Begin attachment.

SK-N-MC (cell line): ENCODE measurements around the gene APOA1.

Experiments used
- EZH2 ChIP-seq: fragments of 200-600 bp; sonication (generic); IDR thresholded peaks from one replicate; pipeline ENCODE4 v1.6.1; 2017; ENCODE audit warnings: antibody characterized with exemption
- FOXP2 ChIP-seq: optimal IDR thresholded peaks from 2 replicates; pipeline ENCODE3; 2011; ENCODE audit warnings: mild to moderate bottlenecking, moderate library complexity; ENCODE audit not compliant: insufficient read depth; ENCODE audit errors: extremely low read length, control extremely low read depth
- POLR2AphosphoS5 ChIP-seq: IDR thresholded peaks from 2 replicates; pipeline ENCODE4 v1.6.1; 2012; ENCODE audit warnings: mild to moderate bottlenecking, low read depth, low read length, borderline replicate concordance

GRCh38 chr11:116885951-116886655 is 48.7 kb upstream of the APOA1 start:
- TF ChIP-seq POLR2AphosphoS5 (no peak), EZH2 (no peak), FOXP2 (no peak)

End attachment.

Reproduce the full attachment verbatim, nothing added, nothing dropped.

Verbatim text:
SK-N-MC (cell line): ENCODE measurements around the gene APOA1.

Experiments used
- EZH2 ChIP-seq: fragments of 200-600 bp; sonication (generic); IDR thresholded peaks from one replicate; pipeline ENCODE4 v1.6.1; 2017; ENCODE audit warnings: antibody characterized with exemption
- FOXP2 ChIP-seq: optimal IDR thresholded peaks from 2 replicates; pipeline ENCODE3; 2011; ENCODE audit warnings: mild to moderate bottlenecking, moderate library complexity; ENCODE audit not compliant: insufficient read depth; ENCODE audit errors: extremely low read length, control extremely low read depth
- POLR2AphosphoS5 ChIP-seq: IDR thresholded peaks from 2 replicates; pipeline ENCODE4 v1.6.1; 2012; ENCODE audit warnings: mild to moderate bottlenecking, low read depth, low read length, borderline replicate concordance

GRCh38 chr11:116885951-116886655 is 48.7 kb upstream of the APOA1 start:
- TF ChIP-seq POLR2AphosphoS5 (no peak), EZH2 (no peak), FOXP2 (no peak)